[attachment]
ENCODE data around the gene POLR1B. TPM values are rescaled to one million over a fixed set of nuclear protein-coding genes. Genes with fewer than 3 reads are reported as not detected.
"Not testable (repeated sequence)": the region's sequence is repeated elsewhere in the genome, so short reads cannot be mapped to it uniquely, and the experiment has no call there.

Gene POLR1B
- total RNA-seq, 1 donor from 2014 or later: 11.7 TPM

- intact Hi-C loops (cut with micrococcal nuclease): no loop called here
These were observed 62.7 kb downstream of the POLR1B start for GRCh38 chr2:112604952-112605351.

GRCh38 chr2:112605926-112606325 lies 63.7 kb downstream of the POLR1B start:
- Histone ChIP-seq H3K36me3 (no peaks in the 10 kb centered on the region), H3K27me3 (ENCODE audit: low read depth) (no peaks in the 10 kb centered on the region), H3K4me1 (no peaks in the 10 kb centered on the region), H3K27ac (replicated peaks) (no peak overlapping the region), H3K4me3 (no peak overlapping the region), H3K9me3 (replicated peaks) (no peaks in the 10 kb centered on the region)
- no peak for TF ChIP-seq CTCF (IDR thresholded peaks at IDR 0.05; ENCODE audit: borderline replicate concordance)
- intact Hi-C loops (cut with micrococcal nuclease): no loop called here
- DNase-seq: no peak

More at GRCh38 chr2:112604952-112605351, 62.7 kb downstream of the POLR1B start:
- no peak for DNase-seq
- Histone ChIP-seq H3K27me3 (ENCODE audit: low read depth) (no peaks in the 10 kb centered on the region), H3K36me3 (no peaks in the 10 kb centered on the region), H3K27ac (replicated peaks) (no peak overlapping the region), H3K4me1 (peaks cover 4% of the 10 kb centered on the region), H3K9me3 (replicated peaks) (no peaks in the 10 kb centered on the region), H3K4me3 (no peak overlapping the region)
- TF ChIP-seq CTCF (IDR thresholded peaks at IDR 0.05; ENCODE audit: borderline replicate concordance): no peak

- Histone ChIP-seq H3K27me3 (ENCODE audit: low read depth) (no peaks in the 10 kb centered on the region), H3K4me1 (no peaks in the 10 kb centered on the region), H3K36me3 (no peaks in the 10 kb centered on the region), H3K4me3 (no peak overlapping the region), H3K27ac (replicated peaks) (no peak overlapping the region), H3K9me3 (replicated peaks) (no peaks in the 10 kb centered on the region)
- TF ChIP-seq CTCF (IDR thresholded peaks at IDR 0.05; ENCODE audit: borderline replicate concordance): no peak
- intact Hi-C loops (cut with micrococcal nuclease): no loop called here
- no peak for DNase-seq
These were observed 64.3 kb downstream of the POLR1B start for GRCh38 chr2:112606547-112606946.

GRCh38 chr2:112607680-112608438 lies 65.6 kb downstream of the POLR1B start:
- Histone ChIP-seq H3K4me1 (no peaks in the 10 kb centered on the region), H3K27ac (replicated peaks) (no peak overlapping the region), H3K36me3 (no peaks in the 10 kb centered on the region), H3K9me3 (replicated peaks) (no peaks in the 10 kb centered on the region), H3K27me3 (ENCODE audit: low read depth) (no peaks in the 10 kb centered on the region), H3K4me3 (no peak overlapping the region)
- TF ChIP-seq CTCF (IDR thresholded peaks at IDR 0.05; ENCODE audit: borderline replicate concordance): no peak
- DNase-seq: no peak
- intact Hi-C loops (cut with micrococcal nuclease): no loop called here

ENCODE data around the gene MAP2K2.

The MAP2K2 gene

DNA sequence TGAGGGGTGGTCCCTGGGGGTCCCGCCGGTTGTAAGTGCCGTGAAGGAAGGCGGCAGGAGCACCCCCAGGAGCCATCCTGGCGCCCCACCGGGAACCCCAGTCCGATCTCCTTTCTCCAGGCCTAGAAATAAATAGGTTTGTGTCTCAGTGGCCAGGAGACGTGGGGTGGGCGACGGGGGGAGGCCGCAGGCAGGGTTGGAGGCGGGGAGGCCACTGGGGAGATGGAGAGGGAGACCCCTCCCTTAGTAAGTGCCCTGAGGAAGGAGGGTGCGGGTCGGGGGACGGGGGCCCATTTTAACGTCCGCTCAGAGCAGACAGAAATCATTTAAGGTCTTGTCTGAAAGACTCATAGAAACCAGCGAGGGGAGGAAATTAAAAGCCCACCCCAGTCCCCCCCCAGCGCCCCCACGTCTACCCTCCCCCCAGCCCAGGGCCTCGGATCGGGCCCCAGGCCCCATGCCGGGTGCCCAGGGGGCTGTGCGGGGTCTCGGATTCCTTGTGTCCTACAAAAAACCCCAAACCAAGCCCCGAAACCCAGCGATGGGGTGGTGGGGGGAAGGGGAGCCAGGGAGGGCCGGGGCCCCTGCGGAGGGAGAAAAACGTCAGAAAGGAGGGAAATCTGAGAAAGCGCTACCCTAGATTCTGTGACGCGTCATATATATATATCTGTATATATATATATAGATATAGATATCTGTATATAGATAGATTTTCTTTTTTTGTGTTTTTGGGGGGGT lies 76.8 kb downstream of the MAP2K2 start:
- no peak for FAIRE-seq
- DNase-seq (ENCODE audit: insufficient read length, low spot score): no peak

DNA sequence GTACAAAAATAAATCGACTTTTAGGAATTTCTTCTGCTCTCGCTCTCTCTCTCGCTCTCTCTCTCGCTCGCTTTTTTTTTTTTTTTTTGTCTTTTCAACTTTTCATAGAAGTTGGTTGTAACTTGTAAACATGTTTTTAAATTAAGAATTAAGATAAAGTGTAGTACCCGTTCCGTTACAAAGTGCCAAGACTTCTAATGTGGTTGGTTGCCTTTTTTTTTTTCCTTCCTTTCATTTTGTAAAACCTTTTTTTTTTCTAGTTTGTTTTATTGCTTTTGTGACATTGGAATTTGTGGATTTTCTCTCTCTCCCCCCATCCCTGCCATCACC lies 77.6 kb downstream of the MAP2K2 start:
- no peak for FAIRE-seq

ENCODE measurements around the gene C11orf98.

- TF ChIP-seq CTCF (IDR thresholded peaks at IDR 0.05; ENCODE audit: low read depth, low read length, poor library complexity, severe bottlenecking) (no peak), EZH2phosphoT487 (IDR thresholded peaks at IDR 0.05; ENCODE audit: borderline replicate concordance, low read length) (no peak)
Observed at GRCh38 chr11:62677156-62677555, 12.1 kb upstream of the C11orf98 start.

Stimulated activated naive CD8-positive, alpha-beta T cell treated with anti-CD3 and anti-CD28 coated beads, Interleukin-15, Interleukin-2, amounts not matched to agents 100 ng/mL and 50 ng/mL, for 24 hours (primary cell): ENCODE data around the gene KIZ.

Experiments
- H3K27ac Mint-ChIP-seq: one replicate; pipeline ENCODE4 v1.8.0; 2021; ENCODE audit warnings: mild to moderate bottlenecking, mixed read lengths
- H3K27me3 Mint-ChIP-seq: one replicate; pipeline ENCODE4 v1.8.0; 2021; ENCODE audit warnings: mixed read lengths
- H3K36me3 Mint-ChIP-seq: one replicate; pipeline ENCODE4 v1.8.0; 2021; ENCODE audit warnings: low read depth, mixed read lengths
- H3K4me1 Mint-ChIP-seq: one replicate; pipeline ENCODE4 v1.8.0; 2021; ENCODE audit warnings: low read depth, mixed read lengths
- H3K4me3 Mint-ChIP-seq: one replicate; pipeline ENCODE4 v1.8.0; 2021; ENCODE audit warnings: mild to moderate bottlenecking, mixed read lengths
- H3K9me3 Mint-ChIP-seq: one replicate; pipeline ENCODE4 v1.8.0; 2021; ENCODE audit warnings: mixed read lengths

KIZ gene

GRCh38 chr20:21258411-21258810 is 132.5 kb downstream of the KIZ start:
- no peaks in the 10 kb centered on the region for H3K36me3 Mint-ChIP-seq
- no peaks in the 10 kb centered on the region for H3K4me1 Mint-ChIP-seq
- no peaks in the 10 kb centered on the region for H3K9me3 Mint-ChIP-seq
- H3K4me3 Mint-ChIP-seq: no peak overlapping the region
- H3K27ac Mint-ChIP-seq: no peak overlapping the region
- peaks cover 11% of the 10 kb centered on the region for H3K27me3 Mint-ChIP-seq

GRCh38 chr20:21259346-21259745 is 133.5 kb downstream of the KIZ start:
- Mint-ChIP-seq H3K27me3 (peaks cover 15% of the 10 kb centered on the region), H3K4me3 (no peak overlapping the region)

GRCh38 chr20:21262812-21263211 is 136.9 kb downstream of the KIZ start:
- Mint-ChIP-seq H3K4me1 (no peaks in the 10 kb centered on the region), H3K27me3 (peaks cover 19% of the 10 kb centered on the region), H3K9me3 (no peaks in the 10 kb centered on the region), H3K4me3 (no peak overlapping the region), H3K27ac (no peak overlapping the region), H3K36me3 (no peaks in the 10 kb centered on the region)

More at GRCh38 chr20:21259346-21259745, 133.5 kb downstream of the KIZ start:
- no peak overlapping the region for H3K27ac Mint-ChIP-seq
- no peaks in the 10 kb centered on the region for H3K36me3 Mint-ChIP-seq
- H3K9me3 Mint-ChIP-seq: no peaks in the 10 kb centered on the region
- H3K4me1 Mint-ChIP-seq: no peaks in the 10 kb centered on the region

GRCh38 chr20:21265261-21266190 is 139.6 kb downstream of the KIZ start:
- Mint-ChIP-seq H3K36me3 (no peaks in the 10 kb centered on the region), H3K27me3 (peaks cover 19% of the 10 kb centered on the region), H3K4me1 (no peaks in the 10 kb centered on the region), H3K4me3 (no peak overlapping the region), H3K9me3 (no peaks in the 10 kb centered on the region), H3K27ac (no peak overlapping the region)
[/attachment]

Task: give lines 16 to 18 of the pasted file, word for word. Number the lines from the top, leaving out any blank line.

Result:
- Histone ChIP-seq H3K27me3 (ENCODE audit: low read depth) (no peaks in the 10 kb centered on the region), H3K4me1 (no peaks in the 10 kb centered on the region), H3K36me3 (no peaks in the 10 kb centered on the region), H3K4me3 (no peak overlapping the region), H3K27ac (replicated peaks) (no peak overlapping the region), H3K9me3 (replicated peaks) (no peaks in the 10 kb centered on the region)
- TF ChIP-seq CTCF (IDR thresholded peaks at IDR 0.05; ENCODE audit: borderline replicate concordance): no peak
- intact Hi-C loops (cut with micrococcal nuclease): no loop called here